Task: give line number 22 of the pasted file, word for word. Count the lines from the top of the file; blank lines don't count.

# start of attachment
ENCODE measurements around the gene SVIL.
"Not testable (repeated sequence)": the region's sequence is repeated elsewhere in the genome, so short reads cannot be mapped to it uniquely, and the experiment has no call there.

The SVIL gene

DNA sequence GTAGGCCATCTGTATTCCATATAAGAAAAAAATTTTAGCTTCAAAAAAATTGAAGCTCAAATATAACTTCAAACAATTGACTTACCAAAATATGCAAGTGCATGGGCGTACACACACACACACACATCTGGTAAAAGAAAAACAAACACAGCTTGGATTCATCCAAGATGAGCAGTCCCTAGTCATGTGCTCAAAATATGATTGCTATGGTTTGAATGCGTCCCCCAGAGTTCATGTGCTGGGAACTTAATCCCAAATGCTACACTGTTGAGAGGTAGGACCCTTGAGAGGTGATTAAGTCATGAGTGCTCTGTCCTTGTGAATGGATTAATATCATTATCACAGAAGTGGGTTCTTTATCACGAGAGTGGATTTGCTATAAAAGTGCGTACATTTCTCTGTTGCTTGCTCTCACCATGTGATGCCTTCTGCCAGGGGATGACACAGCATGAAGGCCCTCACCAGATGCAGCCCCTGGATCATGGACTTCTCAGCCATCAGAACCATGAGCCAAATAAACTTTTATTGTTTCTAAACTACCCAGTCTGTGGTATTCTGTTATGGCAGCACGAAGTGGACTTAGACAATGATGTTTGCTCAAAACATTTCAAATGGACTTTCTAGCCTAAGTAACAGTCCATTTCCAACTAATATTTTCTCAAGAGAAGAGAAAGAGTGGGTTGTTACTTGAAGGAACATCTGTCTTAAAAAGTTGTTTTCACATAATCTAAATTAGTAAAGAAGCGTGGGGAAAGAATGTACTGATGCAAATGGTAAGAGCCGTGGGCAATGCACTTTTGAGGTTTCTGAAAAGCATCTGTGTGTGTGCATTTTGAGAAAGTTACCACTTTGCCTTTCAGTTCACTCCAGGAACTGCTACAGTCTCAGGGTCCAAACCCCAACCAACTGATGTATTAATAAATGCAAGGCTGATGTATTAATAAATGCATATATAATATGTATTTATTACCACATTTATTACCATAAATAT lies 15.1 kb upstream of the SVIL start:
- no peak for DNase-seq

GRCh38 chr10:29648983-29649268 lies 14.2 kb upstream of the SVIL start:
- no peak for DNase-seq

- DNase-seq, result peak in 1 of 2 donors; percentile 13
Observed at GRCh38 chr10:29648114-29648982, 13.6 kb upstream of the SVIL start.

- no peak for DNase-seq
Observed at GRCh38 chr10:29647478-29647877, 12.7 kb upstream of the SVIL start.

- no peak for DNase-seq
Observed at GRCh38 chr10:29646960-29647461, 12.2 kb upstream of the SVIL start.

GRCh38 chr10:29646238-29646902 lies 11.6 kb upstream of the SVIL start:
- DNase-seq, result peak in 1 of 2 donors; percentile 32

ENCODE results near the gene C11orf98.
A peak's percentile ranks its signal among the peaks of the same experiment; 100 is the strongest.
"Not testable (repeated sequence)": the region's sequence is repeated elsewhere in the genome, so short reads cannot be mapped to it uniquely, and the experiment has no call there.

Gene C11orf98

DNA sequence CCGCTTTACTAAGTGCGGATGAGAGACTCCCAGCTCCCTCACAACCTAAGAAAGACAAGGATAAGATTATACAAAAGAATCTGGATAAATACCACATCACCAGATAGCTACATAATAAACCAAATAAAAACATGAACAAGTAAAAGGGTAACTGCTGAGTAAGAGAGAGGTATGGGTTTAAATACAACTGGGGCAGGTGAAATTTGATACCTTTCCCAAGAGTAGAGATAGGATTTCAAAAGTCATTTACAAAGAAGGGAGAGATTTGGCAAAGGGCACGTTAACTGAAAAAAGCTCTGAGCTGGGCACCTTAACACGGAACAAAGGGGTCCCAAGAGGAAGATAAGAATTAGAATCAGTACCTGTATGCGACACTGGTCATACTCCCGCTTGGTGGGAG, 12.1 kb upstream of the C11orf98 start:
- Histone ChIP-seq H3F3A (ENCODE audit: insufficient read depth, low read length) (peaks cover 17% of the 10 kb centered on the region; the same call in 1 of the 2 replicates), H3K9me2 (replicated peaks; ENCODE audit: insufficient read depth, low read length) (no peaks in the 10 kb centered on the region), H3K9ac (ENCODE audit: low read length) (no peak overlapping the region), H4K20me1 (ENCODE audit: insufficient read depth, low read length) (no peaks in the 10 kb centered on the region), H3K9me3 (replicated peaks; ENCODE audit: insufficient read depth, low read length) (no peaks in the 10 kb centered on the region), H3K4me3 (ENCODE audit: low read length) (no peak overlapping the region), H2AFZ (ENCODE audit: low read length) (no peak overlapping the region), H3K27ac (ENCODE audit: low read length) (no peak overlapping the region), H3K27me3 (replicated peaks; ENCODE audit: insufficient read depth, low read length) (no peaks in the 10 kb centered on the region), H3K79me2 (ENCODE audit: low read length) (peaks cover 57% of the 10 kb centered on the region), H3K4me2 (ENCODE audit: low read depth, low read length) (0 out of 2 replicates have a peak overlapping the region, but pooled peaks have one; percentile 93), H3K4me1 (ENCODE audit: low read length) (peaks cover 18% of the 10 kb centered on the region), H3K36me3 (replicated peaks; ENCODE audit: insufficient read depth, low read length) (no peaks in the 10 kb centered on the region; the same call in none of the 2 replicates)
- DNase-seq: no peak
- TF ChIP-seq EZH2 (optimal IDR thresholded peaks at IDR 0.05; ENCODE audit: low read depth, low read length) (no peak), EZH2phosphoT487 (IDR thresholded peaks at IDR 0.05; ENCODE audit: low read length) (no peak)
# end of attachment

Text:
- DNase-seq: no peak